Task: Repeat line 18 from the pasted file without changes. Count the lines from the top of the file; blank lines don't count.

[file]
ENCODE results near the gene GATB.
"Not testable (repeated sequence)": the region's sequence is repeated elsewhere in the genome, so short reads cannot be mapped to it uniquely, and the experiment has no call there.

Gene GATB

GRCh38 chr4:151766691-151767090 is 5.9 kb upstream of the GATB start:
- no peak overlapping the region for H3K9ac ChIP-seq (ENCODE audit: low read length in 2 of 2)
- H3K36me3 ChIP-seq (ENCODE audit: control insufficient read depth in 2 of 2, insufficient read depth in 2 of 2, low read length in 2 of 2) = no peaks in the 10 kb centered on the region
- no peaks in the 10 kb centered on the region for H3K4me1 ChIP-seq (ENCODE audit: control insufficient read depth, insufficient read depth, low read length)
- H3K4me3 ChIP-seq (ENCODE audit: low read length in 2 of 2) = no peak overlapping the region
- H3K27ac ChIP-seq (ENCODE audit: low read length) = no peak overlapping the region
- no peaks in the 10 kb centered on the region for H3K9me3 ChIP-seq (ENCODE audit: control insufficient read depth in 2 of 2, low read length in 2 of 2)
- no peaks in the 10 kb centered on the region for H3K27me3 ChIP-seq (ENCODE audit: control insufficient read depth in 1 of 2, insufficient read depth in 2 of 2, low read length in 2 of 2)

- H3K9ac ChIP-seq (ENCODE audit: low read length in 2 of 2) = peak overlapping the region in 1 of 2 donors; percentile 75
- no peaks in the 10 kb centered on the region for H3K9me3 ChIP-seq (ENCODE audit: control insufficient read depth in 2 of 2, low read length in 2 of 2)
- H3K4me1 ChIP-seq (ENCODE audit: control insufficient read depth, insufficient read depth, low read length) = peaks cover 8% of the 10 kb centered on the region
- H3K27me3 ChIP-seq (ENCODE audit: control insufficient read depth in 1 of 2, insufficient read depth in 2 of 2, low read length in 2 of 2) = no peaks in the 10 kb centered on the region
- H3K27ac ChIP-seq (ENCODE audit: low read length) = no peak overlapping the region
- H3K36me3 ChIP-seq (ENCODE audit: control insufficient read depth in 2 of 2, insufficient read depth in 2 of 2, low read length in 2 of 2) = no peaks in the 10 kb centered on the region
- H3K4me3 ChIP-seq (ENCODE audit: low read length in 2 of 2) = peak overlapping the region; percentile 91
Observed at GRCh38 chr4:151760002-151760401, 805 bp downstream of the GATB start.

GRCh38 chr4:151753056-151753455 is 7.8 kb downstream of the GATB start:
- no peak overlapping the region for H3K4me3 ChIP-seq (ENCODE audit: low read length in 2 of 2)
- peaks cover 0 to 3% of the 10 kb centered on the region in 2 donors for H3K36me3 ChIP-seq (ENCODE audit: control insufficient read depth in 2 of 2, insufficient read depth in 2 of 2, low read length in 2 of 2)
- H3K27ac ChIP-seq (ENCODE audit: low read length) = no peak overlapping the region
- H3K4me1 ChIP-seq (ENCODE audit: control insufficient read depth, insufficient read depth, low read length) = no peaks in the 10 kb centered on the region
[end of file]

- H3K4me3 ChIP-seq (ENCODE audit: low read length in 2 of 2) = peak overlapping the region; percentile 91